How Long Will You Live?

A recent study suggests over 50% of adults age 50 or older underestimate their number. Obviously, if I ask you when you’ll die, you clearly have no answer to give me. By the same token, if you ask the same question of yourself, you might hazard a guess. Chances are your answer will be wrong on the low side.

I bring this up because it’s a critical element when planning for your retirement. And yes, that’s something I spend a lot of time thinking about as I attempt to teach others how to get ready BEFORE they retire.

No one on this planet, save a few prisoners here and there, have a definitive idea when it will happen. Statistics tells us we’re living longer and longer. As a financial planner for many years, the default metric when helping someone else think about this problem was to cite life expectancy. For example, if you were a male age 50, and the average life expectancy for a male age 50 was 75, then it was easy to figure out how much money you’d need if you decided to retire at 65. Enough to last ten years.

Only that turned out to be a huge mistake. According to the Social Security Administration that tracks these sorts of things, a man who turned 65 in 2019 can expect to live to age 84, on average. Unless my math is wrong, that’s 19 years, and counting. The key here is the word AVERAGE. If you have any background in math, you’ll know that for each male age 65, it means half will live less than 19 years and the other half will live more than 19 years. If you planned to be dead in 10, how are you going to pay your bills when you reach 76, much less 84 and beyond?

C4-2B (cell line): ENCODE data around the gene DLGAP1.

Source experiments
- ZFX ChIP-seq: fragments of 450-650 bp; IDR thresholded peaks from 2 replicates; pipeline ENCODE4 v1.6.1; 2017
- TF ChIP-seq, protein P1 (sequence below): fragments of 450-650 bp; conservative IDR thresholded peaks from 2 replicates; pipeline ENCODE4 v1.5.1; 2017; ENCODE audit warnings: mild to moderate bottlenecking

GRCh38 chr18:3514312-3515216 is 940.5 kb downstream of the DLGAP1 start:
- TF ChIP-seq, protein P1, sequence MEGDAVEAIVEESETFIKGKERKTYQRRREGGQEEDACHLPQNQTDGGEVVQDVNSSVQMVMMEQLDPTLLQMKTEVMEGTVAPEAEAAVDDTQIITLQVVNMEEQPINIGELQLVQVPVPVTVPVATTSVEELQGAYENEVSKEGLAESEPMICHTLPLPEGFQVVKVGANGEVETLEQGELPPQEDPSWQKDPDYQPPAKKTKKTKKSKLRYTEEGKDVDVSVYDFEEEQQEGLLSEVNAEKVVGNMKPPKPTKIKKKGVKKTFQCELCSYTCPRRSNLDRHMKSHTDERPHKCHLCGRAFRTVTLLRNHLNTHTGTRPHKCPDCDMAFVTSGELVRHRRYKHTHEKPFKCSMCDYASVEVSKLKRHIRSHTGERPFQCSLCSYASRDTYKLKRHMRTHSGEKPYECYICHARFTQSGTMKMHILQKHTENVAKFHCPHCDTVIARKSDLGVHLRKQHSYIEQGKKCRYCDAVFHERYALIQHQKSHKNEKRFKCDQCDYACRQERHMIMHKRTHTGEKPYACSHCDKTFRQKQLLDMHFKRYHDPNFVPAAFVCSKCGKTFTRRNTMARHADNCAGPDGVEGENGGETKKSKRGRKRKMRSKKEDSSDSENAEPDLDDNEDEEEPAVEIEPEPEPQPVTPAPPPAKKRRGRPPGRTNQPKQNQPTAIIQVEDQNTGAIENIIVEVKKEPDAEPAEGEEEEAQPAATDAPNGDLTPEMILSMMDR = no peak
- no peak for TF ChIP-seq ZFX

For women it’s worse, since their life expectancy is long since known to be more than men. I saw a recent study that says for a couple age 65, in good health, there’s over 90% chance one of them will be alive at age 95. The odds favor the women.

Obviously none of us KNOWS the answer, but as you think about the years you’ll  spend in retirement, one of the things you must remember is that if you don’t die,  you’re still going to have bills to pay. No one is going to just show up at your front door with a bucket of money if you didn’t pay your phone bill or electricity bill.

Planning to live to 100 should be your default assumption. It will influence when you finally retire and leave the workforce. It will influence when you start taking Social Security benefits, assuming you’ve been paying into that system most of your working life. It will influence how fast you draw down your personal savings that you’ve been accumulating for years. It can’t be much fun to run out of money before you run out of life.

It’s a question that cannot be answered accurately, but it’s nevertheless a critical question you must ask of yourself, and answer. It doesn’t matter if the answer is wrong, which is almost a given. What’s important is that you assign yourself a number to create the proper framework for your financial future. You’ll be glad you did.

Tony Kendzior \ 11 FEB 2020